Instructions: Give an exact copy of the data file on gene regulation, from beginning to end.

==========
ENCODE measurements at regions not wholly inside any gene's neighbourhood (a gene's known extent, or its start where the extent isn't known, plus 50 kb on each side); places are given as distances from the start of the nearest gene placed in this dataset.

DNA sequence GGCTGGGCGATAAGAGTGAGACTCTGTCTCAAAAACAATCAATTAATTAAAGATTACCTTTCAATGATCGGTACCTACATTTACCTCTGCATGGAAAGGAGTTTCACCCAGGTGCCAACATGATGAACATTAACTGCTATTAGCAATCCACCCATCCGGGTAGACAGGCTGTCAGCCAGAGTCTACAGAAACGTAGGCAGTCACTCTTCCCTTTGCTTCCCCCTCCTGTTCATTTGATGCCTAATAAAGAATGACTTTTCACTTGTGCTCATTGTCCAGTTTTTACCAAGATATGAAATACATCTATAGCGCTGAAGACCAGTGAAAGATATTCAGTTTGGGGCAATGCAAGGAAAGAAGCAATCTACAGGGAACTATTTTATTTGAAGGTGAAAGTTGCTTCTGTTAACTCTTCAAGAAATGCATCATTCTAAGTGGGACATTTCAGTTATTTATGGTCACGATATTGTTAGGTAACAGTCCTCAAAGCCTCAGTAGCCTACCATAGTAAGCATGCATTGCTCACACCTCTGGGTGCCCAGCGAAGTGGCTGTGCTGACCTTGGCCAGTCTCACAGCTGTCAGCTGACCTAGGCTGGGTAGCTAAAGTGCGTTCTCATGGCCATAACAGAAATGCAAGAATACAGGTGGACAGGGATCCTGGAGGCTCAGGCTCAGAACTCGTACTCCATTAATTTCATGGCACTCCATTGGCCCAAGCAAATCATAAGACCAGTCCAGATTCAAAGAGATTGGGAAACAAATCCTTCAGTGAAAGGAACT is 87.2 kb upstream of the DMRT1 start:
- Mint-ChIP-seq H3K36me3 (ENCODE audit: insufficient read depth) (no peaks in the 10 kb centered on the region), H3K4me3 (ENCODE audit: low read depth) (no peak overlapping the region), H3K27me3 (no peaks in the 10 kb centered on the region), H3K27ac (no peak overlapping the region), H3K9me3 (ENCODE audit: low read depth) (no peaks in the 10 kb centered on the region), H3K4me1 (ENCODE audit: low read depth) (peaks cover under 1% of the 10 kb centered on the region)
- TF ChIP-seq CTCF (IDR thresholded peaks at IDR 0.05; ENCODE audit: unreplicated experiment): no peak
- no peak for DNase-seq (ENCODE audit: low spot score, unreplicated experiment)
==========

ENCODE measurements at regions not wholly inside any gene's neighbourhood (a gene's known extent, or its start where the extent isn't known, plus 50 kb on each side); places are given as distances from the start of the nearest gene placed in this dataset.

DNA sequence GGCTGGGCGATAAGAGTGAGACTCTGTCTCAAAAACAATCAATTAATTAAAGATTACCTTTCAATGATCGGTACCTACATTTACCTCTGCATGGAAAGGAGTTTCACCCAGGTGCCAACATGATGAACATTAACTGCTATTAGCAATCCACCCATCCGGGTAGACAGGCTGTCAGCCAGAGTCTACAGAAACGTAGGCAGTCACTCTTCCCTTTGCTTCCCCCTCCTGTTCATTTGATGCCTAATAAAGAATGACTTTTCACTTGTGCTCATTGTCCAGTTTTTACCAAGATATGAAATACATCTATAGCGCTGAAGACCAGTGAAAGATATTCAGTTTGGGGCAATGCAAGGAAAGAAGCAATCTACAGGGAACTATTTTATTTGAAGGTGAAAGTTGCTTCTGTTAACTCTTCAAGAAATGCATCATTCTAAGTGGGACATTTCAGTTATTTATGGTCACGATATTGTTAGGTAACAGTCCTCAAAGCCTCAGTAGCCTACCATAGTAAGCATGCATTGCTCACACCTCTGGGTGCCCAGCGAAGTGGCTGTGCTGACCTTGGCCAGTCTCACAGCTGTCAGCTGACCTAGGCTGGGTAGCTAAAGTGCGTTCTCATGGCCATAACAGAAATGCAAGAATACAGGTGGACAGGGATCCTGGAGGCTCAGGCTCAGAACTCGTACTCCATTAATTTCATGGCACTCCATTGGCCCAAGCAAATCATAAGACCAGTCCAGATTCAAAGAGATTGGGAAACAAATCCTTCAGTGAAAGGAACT is 87.2 kb upstream of the DMRT1 start:
- Mint-ChIP-seq H3K36me3 (ENCODE audit: insufficient read depth) (no peaks in the 10 kb centered on the region), H3K4me3 (ENCODE audit: low read depth) (no peak overlapping the region), H3K27me3 (no peaks in the 10 kb centered on the region), H3K27ac (no peak overlapping the region), H3K9me3 (ENCODE audit: low read depth) (no peaks in the 10 kb centered on the region), H3K4me1 (ENCODE audit: low read depth) (peaks cover under 1% of the 10 kb centered on the region)
- TF ChIP-seq CTCF (IDR thresholded peaks at IDR 0.05; ENCODE audit: unreplicated experiment): no peak
- no peak for DNase-seq (ENCODE audit: low spot score, unreplicated experiment)